Q How Can A Lawyer Ethically Represent Someone He Knows To Be Guilty
January 12, 2016
LOOK TO THE LAW
Clients and friends have asked me many of the same questions over the course of my career. This is one in an ongoing series of “lawyer questions and answers”. Hopefully, this will be useful to you, or at least interesting.
A: This is perhaps the hardest aspect of our legal system for people to understand, here goes.
The structure of our legal system is widely regarded as the best framework ever devised in the history of mankind. It is the fairest, and usually (not always) results in the correct outcome. Other legal systems through thousands of years of history have not permitted the accused to have an attorney, deprived the accused of the right to see the evidence against him before trial so as to prepare, denied the accused the right to call witnesses in his own behalf, forced the accused to testify against himself, etc. Many of these systems are still in use in other countries today.
Think of our legal system as a “tug-of-war” in which each person involved has role which he must play. There is Team A pulling on one side of the rope as hard as they can, Team B pulling on the other side of the rope as hard as they can, a referee to make sure no one cheats, and someone watching the contest and deciding who wins.
Team A is the prosecution attorney, Team B is the defense attorney. The referee making sure no one cheats is the Judge. The decider of the winner is the jury. When everyone sticks to their role, the contest is fair, and the outcome is proper.
But imagine if any one of the participants refused to stick to his role. The game would be perverted, and the outcome would be unfair.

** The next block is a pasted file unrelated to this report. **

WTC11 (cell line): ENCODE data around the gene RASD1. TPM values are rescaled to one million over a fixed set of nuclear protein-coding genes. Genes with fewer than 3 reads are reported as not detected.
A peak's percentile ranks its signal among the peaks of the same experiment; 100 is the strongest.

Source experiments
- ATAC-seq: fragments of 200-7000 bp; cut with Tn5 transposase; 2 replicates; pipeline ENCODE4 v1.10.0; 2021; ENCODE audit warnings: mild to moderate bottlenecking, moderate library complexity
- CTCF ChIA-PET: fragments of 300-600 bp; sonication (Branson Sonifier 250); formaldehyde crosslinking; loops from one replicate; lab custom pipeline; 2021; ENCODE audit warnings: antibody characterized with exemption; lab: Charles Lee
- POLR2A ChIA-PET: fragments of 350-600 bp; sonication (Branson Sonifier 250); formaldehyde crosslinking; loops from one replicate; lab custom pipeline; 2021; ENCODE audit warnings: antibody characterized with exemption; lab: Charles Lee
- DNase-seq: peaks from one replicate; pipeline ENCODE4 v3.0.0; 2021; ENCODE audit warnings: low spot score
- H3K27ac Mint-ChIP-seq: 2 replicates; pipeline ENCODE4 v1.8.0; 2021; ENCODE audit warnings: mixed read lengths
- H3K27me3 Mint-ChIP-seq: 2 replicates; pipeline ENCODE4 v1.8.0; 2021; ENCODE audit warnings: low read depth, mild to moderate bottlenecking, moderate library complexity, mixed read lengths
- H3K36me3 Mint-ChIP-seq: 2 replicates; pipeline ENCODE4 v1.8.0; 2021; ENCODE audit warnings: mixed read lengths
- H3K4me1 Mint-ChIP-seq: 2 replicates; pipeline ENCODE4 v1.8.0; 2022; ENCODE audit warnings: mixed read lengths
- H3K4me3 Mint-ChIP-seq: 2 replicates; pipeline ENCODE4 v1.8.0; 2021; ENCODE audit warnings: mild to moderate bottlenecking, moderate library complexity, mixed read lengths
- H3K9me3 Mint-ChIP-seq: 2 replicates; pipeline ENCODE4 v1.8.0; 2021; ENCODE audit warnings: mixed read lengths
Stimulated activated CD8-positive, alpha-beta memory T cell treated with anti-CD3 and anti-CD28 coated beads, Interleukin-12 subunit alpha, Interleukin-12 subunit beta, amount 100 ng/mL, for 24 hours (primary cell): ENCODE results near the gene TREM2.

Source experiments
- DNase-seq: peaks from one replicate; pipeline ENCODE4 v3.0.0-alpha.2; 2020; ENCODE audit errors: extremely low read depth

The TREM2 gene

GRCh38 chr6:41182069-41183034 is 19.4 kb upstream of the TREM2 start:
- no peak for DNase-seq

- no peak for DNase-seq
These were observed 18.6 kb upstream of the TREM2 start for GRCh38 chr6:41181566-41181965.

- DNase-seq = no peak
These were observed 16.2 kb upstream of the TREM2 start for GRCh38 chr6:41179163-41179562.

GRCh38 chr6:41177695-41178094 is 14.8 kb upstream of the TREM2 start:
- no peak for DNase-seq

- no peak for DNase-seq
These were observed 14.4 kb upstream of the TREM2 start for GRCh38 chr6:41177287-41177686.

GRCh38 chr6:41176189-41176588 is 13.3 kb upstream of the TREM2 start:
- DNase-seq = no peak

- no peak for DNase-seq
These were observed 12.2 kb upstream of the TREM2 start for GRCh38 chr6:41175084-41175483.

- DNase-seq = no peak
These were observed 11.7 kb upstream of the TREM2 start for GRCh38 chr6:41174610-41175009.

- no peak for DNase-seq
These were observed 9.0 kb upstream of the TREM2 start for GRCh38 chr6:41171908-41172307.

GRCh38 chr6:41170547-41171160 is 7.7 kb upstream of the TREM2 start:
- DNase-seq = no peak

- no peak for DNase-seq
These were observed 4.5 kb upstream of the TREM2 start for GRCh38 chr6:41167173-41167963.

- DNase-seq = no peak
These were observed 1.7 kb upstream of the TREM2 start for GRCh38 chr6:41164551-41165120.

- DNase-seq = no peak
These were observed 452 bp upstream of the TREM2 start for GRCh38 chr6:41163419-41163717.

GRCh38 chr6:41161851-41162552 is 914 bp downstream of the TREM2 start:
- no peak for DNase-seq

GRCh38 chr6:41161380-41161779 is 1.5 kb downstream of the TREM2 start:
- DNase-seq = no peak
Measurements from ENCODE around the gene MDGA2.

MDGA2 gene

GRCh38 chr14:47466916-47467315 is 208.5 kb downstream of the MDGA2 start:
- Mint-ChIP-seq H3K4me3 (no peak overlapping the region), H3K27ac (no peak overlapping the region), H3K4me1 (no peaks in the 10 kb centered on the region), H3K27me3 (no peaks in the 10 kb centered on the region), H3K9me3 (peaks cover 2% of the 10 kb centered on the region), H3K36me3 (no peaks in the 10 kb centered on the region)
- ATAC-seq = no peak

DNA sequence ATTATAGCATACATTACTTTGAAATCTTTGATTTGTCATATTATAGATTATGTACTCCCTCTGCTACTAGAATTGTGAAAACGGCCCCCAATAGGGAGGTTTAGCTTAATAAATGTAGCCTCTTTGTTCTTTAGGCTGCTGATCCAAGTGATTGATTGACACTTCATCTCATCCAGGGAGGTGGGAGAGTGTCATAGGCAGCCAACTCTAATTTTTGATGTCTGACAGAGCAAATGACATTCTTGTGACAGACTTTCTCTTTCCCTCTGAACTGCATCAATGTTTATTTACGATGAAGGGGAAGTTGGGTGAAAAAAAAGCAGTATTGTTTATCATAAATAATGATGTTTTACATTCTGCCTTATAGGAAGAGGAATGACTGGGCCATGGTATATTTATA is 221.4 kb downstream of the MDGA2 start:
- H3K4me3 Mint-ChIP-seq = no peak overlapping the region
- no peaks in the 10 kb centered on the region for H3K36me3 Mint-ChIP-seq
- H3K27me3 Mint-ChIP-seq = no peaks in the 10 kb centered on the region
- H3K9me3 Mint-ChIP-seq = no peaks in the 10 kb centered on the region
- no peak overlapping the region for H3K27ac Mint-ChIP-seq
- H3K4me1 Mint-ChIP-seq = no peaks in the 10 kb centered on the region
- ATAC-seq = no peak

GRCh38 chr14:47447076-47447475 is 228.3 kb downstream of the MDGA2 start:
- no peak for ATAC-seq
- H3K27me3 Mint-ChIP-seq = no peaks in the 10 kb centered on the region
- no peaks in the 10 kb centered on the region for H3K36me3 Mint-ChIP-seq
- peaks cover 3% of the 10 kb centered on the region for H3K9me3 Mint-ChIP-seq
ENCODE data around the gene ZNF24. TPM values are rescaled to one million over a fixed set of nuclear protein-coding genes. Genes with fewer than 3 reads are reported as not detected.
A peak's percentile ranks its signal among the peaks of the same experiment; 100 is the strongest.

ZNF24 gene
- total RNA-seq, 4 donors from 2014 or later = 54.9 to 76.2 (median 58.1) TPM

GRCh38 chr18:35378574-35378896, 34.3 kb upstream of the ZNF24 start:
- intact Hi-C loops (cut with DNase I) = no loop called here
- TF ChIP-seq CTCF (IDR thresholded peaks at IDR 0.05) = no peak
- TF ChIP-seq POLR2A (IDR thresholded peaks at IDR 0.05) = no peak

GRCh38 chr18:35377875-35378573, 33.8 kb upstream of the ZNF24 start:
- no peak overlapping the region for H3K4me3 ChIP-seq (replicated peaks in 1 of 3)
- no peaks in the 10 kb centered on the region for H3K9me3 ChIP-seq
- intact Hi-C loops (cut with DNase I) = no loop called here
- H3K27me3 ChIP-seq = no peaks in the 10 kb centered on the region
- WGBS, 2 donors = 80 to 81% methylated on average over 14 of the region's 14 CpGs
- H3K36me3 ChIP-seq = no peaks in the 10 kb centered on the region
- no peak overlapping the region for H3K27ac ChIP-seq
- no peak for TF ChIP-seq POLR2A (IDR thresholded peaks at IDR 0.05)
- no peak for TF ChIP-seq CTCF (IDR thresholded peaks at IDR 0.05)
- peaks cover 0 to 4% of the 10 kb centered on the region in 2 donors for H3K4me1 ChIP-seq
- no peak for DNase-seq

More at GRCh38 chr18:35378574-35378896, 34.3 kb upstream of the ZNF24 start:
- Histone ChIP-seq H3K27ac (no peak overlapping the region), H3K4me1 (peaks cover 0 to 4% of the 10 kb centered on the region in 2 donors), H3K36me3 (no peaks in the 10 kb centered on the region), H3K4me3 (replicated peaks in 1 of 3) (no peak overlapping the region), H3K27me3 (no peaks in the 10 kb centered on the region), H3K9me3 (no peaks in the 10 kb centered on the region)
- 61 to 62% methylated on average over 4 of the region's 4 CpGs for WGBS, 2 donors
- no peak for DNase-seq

For example, if Team B (the defense attorney) stopped pulling hard on his side of the rope, having decided that his client was probably guilty anyway, the outcome would be obvious, and Team A would win. In other words, by failing to vigorously play his role, the defense attorney would have decided the outcome which is the role of the jury.
For further example, imagine that Team A (the prosecutor) stopped pulling hard on his end of the rope because he thought the defendant was a wonderful guy who should not go to jail. By failing to play his role, the prosecutor would have decided the outcome, which is the role of the jury.
Similar unfair outcomes would result if the Judge allowed the participants to cheat, or if the jury decided the verdict by tossing a coin. Every participant must play his role diligently in order for the entire system to work. When that occurs, the system does work.
This is why an attorney can defend someone whom he personally thinks is guilty. It is not up to him to decide whether the person is guilty, and if he does make that decision, he is not playing his role in this structure. The defense attorney cannot refuse to defend his client vigorously, or he is perverting the entire system.
Just a note. Defense attorneys can sleep at night because where a defendant is, in fact, guilty, he is usually found guilty despite the vigorous representation of his attorney. Where the defendant is innocent, he is usually found “not guilty” because of the vigorous representation of his attorney. In other words, the contest is decided by defendant’s factual guilt or innocence rather than by rules of the game being broken.
Jack Hoyt, Esq